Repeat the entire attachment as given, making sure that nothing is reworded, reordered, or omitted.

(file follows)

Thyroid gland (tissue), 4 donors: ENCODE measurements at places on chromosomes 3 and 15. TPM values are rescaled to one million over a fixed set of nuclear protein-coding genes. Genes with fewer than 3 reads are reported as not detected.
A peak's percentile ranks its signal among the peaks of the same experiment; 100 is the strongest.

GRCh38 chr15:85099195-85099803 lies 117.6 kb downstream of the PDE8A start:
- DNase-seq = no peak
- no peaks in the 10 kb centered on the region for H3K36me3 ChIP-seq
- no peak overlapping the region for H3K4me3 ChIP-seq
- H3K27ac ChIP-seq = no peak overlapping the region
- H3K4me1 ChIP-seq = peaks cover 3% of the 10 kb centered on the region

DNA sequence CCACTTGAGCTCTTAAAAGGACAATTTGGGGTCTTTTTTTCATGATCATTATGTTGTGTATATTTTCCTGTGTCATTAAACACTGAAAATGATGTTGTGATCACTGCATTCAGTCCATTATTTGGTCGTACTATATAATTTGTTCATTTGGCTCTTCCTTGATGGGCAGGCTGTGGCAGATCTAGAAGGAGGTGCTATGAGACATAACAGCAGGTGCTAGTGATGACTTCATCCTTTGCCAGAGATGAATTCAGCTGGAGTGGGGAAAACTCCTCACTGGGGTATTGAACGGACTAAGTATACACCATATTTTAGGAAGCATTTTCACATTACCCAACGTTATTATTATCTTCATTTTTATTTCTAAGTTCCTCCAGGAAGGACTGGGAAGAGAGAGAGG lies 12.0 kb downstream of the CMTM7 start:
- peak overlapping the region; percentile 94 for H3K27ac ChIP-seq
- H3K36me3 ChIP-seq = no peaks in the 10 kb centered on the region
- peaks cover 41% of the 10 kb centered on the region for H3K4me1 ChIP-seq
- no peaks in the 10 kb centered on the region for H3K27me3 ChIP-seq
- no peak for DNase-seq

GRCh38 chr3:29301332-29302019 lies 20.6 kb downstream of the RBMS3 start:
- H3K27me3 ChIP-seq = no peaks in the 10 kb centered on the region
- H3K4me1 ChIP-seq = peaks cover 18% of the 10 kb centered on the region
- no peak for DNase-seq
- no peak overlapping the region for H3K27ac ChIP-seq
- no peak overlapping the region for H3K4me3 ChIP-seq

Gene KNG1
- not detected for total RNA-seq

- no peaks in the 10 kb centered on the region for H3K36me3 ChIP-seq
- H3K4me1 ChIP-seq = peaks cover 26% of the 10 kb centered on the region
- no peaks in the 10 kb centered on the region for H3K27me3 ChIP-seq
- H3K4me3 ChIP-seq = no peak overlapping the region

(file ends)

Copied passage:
Thyroid gland (tissue), 4 donors: ENCODE measurements at places on chromosomes 3 and 15. TPM values are rescaled to one million over a fixed set of nuclear protein-coding genes. Genes with fewer than 3 reads are reported as not detected.
A peak's percentile ranks its signal among the peaks of the same experiment; 100 is the strongest.

GRCh38 chr15:85099195-85099803 lies 117.6 kb downstream of the PDE8A start:
- DNase-seq = no peak
- no peaks in the 10 kb centered on the region for H3K36me3 ChIP-seq
- no peak overlapping the region for H3K4me3 ChIP-seq
- H3K27ac ChIP-seq = no peak overlapping the region
- H3K4me1 ChIP-seq = peaks cover 3% of the 10 kb centered on the region

DNA sequence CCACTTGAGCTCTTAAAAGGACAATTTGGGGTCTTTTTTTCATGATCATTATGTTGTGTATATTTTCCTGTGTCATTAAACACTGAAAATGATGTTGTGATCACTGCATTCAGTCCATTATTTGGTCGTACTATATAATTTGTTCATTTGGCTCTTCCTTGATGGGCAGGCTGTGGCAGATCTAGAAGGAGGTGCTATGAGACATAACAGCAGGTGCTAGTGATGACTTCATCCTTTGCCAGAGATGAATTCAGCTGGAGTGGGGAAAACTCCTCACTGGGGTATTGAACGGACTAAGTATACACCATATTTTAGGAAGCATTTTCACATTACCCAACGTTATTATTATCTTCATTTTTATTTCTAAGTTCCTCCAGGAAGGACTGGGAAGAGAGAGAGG lies 12.0 kb downstream of the CMTM7 start:
- peak overlapping the region; percentile 94 for H3K27ac ChIP-seq
- H3K36me3 ChIP-seq = no peaks in the 10 kb centered on the region
- peaks cover 41% of the 10 kb centered on the region for H3K4me1 ChIP-seq
- no peaks in the 10 kb centered on the region for H3K27me3 ChIP-seq
- no peak for DNase-seq

GRCh38 chr3:29301332-29302019 lies 20.6 kb downstream of the RBMS3 start:
- H3K27me3 ChIP-seq = no peaks in the 10 kb centered on the region
- H3K4me1 ChIP-seq = peaks cover 18% of the 10 kb centered on the region
- no peak for DNase-seq
- no peak overlapping the region for H3K27ac ChIP-seq
- no peak overlapping the region for H3K4me3 ChIP-seq

Gene KNG1
- not detected for total RNA-seq

- no peaks in the 10 kb centered on the region for H3K36me3 ChIP-seq
- H3K4me1 ChIP-seq = peaks cover 26% of the 10 kb centered on the region
- no peaks in the 10 kb centered on the region for H3K27me3 ChIP-seq
- H3K4me3 ChIP-seq = no peak overlapping the region